The European Society of Cardiology updated its treatment guidelines for ventricular arrhythmia patients to include subcutaneous implantable cardioverter defibrillators. The announcement was made at the society’s annual meeting in London on Saturday.
The new guidelines recommend the use of the S-ICD units as a possible alternative to transvenous defibrillators in patients with an ICD indication who don’t require cardiac resynchronization or pacing therapy for bradycardia and antitachycardia.
“As the manufacturer of the world’s 1st and only subcutaneous defibrillator, we are extremely pleased that the updated ESC guidelines have now been published. The guidelines recognise the strong clinical science supporting the compelling benefits of a device that can protect a broad range of patients from sudden cardiac death while leaving the heart and vascular system untouched. This represents another important milestone after the launch of Emblem S-ICD System, the second generation S-ICD, earlier this year,” Boston Scientific (NYSE:BSX) chief medical officer Dr Kenneth Stein said in a press release.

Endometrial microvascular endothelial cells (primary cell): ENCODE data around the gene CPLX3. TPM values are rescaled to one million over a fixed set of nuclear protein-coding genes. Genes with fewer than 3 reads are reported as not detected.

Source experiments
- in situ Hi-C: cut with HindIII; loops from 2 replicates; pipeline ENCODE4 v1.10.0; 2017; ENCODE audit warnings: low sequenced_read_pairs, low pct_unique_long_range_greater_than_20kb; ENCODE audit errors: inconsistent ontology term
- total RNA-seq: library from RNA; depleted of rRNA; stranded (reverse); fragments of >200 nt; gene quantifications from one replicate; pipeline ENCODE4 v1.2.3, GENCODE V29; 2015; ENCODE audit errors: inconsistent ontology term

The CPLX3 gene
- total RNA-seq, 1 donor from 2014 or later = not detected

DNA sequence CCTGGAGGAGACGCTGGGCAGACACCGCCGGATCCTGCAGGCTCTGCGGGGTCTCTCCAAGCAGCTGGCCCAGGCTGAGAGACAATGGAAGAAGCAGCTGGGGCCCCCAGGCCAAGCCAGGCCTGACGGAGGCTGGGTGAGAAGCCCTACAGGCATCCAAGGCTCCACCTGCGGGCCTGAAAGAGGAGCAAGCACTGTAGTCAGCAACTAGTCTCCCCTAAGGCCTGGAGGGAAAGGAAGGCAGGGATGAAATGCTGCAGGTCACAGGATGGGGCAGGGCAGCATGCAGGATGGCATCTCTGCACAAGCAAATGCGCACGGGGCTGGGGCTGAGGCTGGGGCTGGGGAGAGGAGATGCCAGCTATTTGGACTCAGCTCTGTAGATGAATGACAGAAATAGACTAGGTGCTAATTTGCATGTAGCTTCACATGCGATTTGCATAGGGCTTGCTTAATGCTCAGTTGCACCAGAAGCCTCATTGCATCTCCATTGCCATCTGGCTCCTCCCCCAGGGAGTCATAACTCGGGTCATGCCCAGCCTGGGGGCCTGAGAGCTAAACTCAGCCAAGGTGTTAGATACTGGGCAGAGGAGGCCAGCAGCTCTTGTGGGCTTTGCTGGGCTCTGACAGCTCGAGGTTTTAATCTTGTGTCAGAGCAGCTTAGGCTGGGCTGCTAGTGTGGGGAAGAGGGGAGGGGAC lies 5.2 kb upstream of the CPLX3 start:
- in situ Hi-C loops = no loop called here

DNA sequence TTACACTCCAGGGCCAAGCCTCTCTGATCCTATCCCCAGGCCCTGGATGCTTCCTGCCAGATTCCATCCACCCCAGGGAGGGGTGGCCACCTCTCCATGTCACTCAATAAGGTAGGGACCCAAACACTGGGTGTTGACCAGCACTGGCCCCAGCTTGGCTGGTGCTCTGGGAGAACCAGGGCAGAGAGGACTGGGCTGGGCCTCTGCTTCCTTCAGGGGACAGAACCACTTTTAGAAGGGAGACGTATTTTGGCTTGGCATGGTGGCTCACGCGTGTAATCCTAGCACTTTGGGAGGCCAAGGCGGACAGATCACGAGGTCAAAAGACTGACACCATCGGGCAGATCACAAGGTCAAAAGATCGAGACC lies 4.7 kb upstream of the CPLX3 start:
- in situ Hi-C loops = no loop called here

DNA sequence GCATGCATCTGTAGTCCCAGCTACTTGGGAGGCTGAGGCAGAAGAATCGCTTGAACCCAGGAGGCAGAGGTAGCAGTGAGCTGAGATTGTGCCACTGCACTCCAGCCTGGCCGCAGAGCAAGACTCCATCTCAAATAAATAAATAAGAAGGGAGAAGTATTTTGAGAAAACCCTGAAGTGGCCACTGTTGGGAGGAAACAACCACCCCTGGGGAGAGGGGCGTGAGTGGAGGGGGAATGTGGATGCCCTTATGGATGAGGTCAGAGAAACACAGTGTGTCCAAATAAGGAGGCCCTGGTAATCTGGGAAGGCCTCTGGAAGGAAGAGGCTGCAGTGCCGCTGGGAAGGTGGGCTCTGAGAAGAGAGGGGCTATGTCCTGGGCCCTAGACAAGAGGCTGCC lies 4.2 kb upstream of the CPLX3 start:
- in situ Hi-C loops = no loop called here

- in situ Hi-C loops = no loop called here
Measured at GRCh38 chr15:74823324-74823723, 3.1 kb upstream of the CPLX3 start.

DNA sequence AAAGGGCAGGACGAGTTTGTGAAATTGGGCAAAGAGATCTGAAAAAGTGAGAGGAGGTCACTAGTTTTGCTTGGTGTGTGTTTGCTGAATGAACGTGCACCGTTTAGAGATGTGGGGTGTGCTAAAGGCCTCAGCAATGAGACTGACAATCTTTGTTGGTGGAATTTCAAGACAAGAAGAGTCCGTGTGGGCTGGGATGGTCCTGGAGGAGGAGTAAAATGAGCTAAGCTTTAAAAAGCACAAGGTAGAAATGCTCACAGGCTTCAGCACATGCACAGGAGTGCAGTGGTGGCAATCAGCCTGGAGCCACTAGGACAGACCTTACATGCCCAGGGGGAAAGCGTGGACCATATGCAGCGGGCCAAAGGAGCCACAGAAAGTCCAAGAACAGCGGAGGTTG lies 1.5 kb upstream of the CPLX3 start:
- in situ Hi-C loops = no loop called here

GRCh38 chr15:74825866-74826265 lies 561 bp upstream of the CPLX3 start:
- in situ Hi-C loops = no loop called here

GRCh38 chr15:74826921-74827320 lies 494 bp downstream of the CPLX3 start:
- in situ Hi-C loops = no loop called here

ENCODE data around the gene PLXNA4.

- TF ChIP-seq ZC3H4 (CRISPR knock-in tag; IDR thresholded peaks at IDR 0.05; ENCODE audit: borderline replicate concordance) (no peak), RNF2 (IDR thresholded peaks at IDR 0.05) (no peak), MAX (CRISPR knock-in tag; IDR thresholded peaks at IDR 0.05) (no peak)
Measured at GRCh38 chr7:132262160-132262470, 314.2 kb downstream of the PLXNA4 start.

The ESC gave the device an official class IIa recommendation with the change to its guidelines.
In June, Boston Scientific launched a global clinical trial for its Emblem S-ICD in primary prevention patients with severely reduced cardiac function. The study is slated to enroll a minimum of 2,015 patients with no documented, life-threatening arrhythmic event who are at risk of sudden cardiac death.
Earlier in April, Boston Scientific touted a study published in the Journal of the American College of Cardiology showing the long-term safety and effectiveness of its S-ICD “leadless” defibrillator.
The study pooled 6-month to 1-year data from a pair of Boston Scientific-funded clinical trials, the S-ICD investigational device exemption trial and the Effortless post-market trial.